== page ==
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Chemical Warfare Agent Sea Dumping Off Australia

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Although the disposal of material in the sea is now very restricted, historically, the disposal of unwanted waste in the ocean has been a very common practice in many parts of the world. Due to its immense size the ocean was thought to have an unlimited absorptive capacity, with any dumped waste having only a very localized effect. Moreover, the material would be well away from any human activity. Even for fishing trawlers operating in the early 1970s, a depth over 120 metres was considered as very deep water. Nowadays, however, trawlers work in depths to 1000 metres and material dumped decades before can be accidentally recovered. It is important to know where any hazardous material may lie, both to prevent human contact and to assess the possible ecological consequences. Sea dumping of unwanted Chemical Warfare Agents CWA has occurred at many sites around the world. Most of the dumping episodes occurred after the end of World War II when unused war stocks needed disposal. An estimated 300,000 tonnes of CW munitions was dumped in West European and North Atlantic waters. It appears at least 14,634 tons of Chemical Warfare munitions were dumped into Australian seas at the end of World War II by the United States Army and the defence forces of Australia. This figure probably includes the weight of the containers which housed the agent be it an artillery shell, bomb or storage vessel and hence the amount of actual chemical agent would be less than 14,634 tons. Records indicate there have been two small dumping episodes of CWA since World War 11, one in 1965 and another in 1970. Dumping can be confirmed in the seas off three states, Queensland, New South Wales and Victoria. Two main dump areas are known, one off Cape Moreton, Queensland and another off Sydney. Some of the CWA was loaded onto disused ships which were scuttled under supervision. The remainder was dumped in containers or as loose shell or bombs. Mustard gas2 was the most common type of CWA sea du7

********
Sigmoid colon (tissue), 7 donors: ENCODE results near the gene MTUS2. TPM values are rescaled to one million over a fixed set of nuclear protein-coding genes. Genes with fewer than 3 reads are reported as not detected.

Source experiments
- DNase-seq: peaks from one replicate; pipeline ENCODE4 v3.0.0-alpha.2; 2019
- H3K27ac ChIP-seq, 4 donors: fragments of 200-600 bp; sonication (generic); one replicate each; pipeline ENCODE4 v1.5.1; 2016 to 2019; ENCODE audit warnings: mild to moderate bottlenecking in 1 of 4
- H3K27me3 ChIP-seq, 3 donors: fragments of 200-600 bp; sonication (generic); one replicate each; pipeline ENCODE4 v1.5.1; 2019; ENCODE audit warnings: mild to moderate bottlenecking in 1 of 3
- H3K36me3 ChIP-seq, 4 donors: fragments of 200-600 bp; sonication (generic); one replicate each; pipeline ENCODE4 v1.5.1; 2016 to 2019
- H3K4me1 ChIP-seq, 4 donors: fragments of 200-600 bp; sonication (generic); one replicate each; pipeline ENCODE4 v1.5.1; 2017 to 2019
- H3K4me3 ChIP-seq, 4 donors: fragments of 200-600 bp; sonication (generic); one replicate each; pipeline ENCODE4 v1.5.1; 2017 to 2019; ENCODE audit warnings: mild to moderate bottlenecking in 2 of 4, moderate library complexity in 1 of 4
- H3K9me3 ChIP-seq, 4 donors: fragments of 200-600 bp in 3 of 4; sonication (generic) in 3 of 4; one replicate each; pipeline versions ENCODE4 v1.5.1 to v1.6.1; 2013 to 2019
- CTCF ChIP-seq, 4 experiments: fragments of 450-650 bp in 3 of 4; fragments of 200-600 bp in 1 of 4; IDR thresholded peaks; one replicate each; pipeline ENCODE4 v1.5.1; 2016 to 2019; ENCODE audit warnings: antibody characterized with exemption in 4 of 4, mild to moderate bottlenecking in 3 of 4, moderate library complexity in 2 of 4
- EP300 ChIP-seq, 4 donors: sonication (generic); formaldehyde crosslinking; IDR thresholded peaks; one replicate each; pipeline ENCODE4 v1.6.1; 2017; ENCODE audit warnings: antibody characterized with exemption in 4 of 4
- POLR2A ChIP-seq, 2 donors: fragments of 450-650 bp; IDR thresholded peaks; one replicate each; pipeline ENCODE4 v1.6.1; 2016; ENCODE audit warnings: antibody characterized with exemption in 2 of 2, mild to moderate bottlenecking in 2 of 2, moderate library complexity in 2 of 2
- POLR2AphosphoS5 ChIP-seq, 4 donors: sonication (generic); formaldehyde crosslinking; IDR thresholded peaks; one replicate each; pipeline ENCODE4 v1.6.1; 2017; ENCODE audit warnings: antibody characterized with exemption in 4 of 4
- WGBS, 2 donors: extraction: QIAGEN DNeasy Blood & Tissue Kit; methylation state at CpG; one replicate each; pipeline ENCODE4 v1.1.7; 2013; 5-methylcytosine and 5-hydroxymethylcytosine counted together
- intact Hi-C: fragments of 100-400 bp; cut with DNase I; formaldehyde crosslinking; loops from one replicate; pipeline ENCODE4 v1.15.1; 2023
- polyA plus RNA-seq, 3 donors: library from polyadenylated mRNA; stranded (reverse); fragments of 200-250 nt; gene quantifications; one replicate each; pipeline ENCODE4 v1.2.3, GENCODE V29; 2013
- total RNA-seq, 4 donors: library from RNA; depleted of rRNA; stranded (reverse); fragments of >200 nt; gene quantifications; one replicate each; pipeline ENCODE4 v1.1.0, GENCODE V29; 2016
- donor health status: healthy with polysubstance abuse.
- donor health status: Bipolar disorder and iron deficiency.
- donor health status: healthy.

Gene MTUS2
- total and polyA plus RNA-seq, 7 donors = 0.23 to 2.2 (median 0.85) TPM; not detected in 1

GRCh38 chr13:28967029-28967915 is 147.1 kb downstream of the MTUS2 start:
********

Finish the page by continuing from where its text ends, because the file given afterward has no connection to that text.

Subject Categories:

  • Chemical, Biological and Radiological Warfare
  • Solid Wastes and Pollution and Control

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